<strong>Mickey Mantle:</strong> The Yankees legend was barred from coaching and other baseball activities by MLB Commissioner Bowie Kuhn in 1983, due to his work for Atlantic City casinos that had hired him to socialize with big customers. He was reinstated in 1985 by newly arrived Commissioner Peter Ueberroth. Mantle is seen here in the 1960's.
Originally published on Mon August 5, 2013 6:01 pm
By suspending New York Yankees third baseman Alex Rodriguez for 211 regular-season games — through the end of the 2014 regular season — Major League Baseball stopped short of the lifetime ban that had been threatened.
Arizona's Monument Valley is known for its red sandstone buttes and spires, but now it's notorious for something else: crime. The Navajo Nation is one of the most violent reservations in the country. According to FBI reports, over the past five years, more rapes were reported on the Navajo Nation than in San Diego, Detroit or Denver, among other cities.
The U.S. attorney's office tries to take on the most violent crimes, but it often lacks enough evidence to prosecute. And because of antiquated tribal codes, Navajo courts can only order someone to serve one year in jail.
The man who pushed the book publishing industry into the digital age is now buying one of the country's most storied newspaper companies. Jeff Bezos, founder of Amazon.com, is acquiring The Washington Post and its small sister papers. The news broke after the markets closed today. NPR's David Folkenflik covers the newspaper industry, and he joins me now. And, David, this was, I think, the best-kept secret in Washington. Tell us some details of this transaction and how it came about.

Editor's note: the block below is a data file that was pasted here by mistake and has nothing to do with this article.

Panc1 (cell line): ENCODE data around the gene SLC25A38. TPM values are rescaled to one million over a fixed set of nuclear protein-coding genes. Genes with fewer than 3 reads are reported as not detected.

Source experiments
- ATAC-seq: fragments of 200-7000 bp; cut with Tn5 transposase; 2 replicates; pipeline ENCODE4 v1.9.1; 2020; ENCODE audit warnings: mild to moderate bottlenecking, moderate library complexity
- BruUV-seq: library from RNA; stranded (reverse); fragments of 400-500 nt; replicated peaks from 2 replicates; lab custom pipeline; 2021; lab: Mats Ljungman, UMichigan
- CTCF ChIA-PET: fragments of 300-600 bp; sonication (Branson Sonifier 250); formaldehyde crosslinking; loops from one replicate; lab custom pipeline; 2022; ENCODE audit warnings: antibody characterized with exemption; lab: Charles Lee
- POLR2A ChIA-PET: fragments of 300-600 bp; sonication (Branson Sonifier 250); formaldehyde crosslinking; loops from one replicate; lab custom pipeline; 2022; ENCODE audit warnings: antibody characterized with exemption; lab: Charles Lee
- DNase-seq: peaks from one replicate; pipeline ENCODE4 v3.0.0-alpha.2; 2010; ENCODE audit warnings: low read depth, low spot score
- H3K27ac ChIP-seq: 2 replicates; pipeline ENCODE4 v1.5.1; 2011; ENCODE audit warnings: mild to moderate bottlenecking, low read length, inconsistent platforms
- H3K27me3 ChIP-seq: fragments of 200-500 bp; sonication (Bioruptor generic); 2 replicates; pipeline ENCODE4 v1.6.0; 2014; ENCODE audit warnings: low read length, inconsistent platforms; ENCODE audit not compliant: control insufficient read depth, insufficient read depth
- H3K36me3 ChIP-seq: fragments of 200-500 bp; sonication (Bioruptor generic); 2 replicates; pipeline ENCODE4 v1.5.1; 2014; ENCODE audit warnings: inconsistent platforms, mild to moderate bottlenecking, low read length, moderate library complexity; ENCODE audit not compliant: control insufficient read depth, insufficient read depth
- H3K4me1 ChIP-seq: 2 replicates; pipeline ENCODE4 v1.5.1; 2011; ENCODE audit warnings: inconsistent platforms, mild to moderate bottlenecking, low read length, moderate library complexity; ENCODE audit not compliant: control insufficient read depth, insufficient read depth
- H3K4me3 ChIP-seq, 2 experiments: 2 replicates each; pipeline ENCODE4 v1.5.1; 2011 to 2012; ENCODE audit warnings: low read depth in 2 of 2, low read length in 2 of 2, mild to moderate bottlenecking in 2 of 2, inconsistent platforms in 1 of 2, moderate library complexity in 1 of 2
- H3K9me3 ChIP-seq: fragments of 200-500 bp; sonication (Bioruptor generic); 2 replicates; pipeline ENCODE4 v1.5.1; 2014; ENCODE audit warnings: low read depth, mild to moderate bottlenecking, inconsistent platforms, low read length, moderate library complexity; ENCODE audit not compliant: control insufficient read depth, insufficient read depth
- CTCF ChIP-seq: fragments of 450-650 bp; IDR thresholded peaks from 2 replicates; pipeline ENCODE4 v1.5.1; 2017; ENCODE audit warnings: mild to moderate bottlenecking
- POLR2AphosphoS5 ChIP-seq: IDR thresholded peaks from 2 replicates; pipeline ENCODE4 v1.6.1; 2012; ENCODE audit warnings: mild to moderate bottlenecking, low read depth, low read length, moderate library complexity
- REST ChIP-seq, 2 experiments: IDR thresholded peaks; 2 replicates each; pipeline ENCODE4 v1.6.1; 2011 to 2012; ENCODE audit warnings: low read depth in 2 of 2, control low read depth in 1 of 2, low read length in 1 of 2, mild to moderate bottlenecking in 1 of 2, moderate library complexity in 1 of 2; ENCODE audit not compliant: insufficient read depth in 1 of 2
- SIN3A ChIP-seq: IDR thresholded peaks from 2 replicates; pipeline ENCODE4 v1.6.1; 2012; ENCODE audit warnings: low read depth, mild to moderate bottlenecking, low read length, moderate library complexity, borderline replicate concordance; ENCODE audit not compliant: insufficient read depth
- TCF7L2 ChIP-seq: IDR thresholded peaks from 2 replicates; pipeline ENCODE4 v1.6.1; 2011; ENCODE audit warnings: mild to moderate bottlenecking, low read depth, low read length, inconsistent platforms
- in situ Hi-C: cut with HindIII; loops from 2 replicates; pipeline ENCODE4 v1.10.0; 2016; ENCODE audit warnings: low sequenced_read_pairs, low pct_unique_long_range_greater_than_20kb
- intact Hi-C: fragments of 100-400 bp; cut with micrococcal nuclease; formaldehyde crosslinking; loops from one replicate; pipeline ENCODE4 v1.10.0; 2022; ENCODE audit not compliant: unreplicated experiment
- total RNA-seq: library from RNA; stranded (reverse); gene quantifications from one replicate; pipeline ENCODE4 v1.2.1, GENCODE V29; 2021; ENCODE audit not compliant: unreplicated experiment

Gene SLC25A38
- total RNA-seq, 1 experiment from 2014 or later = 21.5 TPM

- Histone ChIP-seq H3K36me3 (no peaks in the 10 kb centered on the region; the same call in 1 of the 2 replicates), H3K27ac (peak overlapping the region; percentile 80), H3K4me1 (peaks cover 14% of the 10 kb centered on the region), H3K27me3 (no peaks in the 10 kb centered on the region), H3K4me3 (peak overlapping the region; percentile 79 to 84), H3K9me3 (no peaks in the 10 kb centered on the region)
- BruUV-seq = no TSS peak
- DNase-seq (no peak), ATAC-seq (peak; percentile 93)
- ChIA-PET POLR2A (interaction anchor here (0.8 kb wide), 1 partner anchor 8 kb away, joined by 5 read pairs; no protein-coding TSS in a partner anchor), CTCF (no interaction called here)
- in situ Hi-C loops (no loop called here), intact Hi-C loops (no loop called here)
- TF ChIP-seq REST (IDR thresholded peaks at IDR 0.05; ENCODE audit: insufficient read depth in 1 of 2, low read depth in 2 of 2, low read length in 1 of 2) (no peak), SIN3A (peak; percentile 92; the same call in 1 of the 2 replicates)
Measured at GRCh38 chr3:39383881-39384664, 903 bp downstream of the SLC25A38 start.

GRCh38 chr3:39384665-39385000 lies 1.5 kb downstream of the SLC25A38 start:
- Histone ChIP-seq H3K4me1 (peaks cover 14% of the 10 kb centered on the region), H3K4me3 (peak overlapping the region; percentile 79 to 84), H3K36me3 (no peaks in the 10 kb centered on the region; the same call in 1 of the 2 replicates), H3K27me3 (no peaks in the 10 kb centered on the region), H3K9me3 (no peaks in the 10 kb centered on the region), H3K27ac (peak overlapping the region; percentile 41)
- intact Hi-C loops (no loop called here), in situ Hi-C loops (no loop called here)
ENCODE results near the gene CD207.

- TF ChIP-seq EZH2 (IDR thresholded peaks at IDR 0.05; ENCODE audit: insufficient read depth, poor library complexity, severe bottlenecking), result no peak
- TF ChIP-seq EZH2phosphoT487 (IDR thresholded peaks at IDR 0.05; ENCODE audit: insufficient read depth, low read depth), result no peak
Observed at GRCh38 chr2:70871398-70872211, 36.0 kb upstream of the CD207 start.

Originally published on Tue August 6, 2013 8:03 am
The Washington Post Co. will sell its flagship newspaper and one of the most respected news organizations in the country to Amazon.com founder Jeffrey P. Bezos, the company announced in a press release. The Post has been a family-owned business for four generations.
Amazon, the company said, will play no role in the purchase. Bezos is making the purchase personally.
Originally published on Thu August 8, 2013 3:04 pm
After three months, $330,000 and a high-profile media blitz, the world's first hamburger grown in a lab made its worldwide debut Monday.
The unveiling of "cultured beef," as the burger is branded, was a production worthy of the Food Network era, complete with chatty host, live-streamed video, hand-picked taste testers, a top London chef and an eager audience (made up mostly of journalists). Rarely has a single food gotten such star treatment.
Originally published on Tue August 6, 2013 5:04 am
Silly me. I thought "rent-seeking" was something only landlords did.
But economists have their own way of looking at the world. To them, rent-seeking is a term for describing how someone snags a bigger share of a pie rather than making a pie bigger, as the venerable Economistexplains it.
So, a drugmaker can be seen as a rent-seeker if it cajoles doctors to prescribe more of a particular brand of medicine at the expense of a rival pharmaceutical company's wares.
Scrutinizing the books of government agencies can turn up lavish parties or illicit trips at the taxpayers' expense. But not every investigation turns out that way. And when they don't, the hunt for waste can appear to be a waste itself.